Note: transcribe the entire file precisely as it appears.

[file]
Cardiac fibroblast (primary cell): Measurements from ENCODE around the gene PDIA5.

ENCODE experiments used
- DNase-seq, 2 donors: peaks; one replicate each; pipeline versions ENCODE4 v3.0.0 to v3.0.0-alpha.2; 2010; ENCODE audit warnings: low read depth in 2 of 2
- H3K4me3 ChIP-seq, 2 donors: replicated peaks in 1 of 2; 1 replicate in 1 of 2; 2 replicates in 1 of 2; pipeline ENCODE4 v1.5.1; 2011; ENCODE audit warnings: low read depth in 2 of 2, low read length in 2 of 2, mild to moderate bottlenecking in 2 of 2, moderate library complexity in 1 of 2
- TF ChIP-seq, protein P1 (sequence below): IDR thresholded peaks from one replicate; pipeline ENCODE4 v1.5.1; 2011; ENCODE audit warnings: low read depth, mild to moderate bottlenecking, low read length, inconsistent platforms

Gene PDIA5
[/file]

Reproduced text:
Cardiac fibroblast (primary cell): Measurements from ENCODE around the gene PDIA5.

ENCODE experiments used
- DNase-seq, 2 donors: peaks; one replicate each; pipeline versions ENCODE4 v3.0.0 to v3.0.0-alpha.2; 2010; ENCODE audit warnings: low read depth in 2 of 2
- H3K4me3 ChIP-seq, 2 donors: replicated peaks in 1 of 2; 1 replicate in 1 of 2; 2 replicates in 1 of 2; pipeline ENCODE4 v1.5.1; 2011; ENCODE audit warnings: low read depth in 2 of 2, low read length in 2 of 2, mild to moderate bottlenecking in 2 of 2, moderate library complexity in 1 of 2
- TF ChIP-seq, protein P1 (sequence below): IDR thresholded peaks from one replicate; pipeline ENCODE4 v1.5.1; 2011; ENCODE audit warnings: low read depth, mild to moderate bottlenecking, low read length, inconsistent platforms

Gene PDIA5